Since obtaining it in May of last year, I’ve used it for five separate new projects, two of which are multi-volume. And then adapted one previously written novel that I imported to Scrivener for editing. But for this, I’d like to talk about how I set it up for my intended five-volume Epic Fantasy (Sword, Sandal, & Sorcery style).  The basic format is set in the “Novel With Parts” template. Here it is on the ‘Corkboard,’ (with my own custom background).

EpicFormat1

 

The Binder, which functions exactly like a three-ring of our project would if you printed it all out, is set on the left. It’s currently open to the 2nd (in-progress) book of that series. But the corkboard is open to the ‘volumes’ page, furthest back. You can see the “First Draft” over my 1st volume. And I already have volumes 3-5 set up on the corkboard. Here’s the volume I’m working on in detail:

 

ef2

 

Here again, you can see the ‘index cards’ marked “first draft” and “to do” where I’ve been distracted from working on the novel by my need to blog. 😉 Every chapter has at least 1 index card. In fact, every scene has an index card. Each is organized with the appropriate chapter. What’s cool about this? If I decide I need to reorder my chapters, all I have to do is slide the index card to the new location. NO copy-and-paste like with a word processor. All I have to do is recompile and it’s all in the right place. The only editing concerns I have is to check consistency in the timeline.  I can compile all this all at once, or a few chapters to check scenes.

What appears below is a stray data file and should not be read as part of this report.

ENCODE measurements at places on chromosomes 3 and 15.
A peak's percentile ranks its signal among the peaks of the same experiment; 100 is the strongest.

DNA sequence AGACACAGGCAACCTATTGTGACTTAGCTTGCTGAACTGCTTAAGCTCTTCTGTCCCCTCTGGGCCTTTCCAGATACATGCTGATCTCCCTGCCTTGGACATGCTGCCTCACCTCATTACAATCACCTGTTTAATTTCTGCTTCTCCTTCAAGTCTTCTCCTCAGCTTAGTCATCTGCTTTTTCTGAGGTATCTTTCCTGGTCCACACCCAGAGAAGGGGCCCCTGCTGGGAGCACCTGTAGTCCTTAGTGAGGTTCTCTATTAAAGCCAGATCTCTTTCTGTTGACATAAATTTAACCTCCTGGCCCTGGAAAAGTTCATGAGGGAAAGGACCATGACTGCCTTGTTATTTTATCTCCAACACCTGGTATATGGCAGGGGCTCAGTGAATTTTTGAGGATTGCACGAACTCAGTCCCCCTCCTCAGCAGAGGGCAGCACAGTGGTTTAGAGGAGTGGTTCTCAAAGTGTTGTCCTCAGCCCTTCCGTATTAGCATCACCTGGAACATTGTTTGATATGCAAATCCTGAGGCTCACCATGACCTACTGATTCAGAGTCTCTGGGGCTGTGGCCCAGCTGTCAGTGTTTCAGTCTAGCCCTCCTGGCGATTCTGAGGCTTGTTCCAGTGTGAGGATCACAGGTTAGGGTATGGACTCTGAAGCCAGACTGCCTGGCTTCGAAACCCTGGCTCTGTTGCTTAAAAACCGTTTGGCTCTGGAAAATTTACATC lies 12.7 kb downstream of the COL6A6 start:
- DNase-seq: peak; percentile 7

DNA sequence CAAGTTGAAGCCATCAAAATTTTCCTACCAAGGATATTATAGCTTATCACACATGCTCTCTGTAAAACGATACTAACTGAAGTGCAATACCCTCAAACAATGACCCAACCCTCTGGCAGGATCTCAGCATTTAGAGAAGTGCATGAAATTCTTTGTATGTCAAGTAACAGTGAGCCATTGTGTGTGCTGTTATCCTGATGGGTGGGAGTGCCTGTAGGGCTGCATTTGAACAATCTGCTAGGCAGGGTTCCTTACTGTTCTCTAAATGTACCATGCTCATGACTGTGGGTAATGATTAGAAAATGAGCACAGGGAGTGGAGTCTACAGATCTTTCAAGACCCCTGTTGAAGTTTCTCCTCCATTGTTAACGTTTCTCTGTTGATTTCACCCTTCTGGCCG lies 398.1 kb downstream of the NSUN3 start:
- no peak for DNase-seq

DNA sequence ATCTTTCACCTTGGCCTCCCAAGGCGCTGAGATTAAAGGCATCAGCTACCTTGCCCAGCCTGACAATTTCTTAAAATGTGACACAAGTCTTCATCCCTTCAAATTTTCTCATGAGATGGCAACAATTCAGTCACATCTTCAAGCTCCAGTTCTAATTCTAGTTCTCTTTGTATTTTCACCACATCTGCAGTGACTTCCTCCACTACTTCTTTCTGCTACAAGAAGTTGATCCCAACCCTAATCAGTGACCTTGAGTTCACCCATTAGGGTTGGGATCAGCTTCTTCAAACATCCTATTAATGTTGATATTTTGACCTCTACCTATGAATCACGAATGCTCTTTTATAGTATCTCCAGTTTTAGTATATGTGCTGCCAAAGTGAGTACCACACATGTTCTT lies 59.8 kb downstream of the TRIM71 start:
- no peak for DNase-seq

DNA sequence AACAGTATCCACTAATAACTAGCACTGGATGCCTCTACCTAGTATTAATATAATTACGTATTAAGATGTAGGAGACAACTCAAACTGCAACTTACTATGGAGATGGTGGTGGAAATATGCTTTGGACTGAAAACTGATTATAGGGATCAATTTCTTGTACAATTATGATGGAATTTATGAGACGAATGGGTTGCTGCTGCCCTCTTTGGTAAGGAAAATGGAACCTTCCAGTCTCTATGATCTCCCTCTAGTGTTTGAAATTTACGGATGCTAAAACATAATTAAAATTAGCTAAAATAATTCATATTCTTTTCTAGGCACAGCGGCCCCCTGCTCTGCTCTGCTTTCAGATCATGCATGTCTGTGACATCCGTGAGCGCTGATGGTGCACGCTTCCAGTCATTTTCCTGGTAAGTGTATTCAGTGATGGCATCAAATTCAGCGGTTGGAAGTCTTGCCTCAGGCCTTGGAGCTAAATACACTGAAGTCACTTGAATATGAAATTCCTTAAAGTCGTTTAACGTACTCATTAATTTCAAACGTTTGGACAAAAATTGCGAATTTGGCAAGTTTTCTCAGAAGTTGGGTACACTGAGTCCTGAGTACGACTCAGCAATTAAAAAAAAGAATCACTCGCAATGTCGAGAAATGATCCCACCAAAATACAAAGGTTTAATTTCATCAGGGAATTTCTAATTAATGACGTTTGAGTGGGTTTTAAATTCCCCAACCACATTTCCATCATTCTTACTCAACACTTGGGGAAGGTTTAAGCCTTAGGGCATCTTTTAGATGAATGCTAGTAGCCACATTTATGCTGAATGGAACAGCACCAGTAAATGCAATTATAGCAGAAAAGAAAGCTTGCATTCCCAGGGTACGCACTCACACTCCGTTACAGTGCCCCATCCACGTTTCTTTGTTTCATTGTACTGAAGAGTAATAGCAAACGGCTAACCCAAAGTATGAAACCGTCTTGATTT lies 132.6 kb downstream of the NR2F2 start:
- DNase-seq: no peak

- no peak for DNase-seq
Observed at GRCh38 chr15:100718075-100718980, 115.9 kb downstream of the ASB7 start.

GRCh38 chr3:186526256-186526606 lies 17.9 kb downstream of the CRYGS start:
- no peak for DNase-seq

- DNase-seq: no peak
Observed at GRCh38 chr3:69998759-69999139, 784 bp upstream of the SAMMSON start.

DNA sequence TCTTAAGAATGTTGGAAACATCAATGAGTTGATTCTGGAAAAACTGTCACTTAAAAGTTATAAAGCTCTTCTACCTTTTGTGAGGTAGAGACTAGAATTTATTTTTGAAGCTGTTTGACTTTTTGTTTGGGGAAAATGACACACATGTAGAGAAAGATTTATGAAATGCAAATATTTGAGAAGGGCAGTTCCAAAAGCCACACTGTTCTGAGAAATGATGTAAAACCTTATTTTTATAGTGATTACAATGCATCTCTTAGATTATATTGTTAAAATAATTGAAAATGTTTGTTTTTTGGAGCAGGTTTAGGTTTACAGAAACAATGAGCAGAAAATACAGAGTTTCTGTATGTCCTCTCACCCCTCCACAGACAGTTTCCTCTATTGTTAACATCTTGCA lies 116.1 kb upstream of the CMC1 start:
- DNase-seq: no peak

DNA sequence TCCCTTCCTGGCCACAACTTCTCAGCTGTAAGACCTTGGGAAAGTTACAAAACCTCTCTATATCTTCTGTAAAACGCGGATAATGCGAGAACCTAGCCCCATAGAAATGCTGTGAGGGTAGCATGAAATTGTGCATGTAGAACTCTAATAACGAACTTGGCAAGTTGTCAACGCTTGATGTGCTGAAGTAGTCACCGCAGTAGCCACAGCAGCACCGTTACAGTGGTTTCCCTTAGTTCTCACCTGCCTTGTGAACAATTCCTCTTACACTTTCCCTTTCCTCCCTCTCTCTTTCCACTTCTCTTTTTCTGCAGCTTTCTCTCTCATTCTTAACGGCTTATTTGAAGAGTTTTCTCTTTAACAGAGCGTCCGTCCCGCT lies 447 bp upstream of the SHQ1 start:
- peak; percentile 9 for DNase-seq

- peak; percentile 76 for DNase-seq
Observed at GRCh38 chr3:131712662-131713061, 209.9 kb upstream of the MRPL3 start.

Also, Scrivener saves whenever I’m idle for 2secs. And it keeps FIVE full backups. So unless I blow up my laptop, it’s protected from corruption. Of course, being OCD, I copy the Open Office version saved to a flash drive. Also, in the binder, I can keep all my documentation on characters, setting, plot sequences, and research web sites. All of them are organized in the Binder. 1 click to open them, and I can hide them when I don’t need them.

It’s not immune to my mistakes. But it’s pretty darn close. Plus, if you make changes you’re not sure you will like, you can use the ‘snapshot’ feature to roll back to the version you preferred. This is especially useful in editing.

I was able to lay out the entire plotline for all five books on the corkboard. I’m sure I’ll add/change/move things around between now and then. But I can use this at a glance to find where I am, and anything I may need, before or subsequent, to maintain consistency and ensure I don’t show too much, too soon. Or leave a plotline underdeveloped.

It’s a great tool for the writer. The larger the project, the more useful it will prove. But even in my single novel projects, it’s a profitable experience.

 

Fantasy Worldbuilding: On Technology & Magic

One of the reasons I love to write Steampunk and Urban Fantasy is I don’t have to make excuses for why there is both gunpowder and magic in my world.